1. Your Los Angeles Clippers – The Most Wretched Franchise In Professional American Sports.
I spent 20 minutes with the thesaurus, and I’m still not completely happy with “wretched.” I was trying to find a word that somehow connotes hapless, wrong-headed, ill-fated, and mis-managed. A word that covers every botched draft pick, every heart breaking knee injury (Danny Manning, Shawn Livingston, Elton Brand), Larry Brown leaving when it became clear the team had no intention of resigning Ron Harper or Mark Jackson, the 800 pound front line of Stanley Robertson and Hot Plate Williams, the continuing flow of embarrassing disclosures from the Elgin Baylor lawsuit, freaking Daniel Ewing on Raja Bell, the Dunleavy Sr./Baron Davis fued, PLUS all things Donald Sterling.
Oh and losing. It needs to be a word that connotes continued and historical losing. In 27 years in Los Angeles, the Clippers have had two winning seasons. Two. TWO. Sure, the true Clips connoisseur can wax eloquent on the differences between the subtle charms of Bill Fitch’s gutty but talentless squad that rode Brent Barry and Loy Vaught to a sub .500 8 seed versus, say, the utter futility of the D-league level squad (Charles Smith excepted) Fitch would coach in his final year. But basically, unmitigated losing. If the Clippers were a landscape, they’d be the moon. So, maybe wretched is not the perfect word, but whatever that word is, the Clippers are the most of it.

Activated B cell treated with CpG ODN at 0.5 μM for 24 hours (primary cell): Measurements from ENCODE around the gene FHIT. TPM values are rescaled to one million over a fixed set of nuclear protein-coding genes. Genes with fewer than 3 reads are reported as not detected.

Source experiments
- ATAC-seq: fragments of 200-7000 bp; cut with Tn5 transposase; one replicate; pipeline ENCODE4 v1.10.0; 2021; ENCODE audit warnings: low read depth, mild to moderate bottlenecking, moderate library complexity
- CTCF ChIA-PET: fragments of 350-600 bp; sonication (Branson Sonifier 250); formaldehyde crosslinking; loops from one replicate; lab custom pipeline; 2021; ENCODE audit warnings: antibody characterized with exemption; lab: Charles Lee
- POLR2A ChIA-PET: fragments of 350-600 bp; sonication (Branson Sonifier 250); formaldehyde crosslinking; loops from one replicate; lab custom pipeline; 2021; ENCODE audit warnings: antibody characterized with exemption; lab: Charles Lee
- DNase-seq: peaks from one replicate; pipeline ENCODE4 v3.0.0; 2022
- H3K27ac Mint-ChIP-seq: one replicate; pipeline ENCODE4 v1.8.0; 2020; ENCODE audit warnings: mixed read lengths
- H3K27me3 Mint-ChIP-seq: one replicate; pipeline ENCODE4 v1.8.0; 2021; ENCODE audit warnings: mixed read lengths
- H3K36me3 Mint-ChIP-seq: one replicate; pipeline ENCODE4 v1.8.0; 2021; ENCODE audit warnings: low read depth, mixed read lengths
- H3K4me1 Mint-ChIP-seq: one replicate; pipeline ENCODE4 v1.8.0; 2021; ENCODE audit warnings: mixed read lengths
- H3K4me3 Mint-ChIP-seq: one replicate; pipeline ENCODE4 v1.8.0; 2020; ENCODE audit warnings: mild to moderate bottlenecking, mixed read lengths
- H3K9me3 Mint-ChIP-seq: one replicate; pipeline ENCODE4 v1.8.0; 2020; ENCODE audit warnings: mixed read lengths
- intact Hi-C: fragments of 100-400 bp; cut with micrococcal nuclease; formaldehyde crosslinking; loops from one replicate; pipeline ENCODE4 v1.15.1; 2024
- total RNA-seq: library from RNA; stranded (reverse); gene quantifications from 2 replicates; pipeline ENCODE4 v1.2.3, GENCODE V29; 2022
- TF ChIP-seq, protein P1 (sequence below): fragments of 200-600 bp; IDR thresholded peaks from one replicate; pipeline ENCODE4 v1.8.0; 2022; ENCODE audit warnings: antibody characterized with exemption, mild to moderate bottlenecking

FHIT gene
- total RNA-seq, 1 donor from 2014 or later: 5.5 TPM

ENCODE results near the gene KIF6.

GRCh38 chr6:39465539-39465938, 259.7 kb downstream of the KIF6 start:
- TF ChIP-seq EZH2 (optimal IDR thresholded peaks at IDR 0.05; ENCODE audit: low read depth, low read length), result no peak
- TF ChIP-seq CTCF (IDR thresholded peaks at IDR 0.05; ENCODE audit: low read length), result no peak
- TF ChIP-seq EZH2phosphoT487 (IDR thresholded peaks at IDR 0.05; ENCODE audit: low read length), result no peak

2. Blake Griffin – The Most Exciting Rookie Campaign Of My Life
Blake’s rookie season has been analysed, parsed, hyperbolized, honored etc. exhaustively, so I won’t bore you with much of a recap here. He was off from his first play of his first game – a monstrous alley-oop against Portland in the season opener – and never looked back. Maybe LeBron’s or Shaq’s rookie seasons stack up statistically, but thanks to youtube, DVR, basketball blogs, 8 Sportscenters a day, and the media saturation of Los Angeles, Blake Griffin’s rookie year become a worldwide phenomenon practically overnight. There were, like, three weeks in November when Clipper fans played Isaiah, heralding the coming, begging their friends to “Check this guy out!” Then the Knicks game happened, Mozgov happened, Gallinari happened, and the whole world got hip real quick.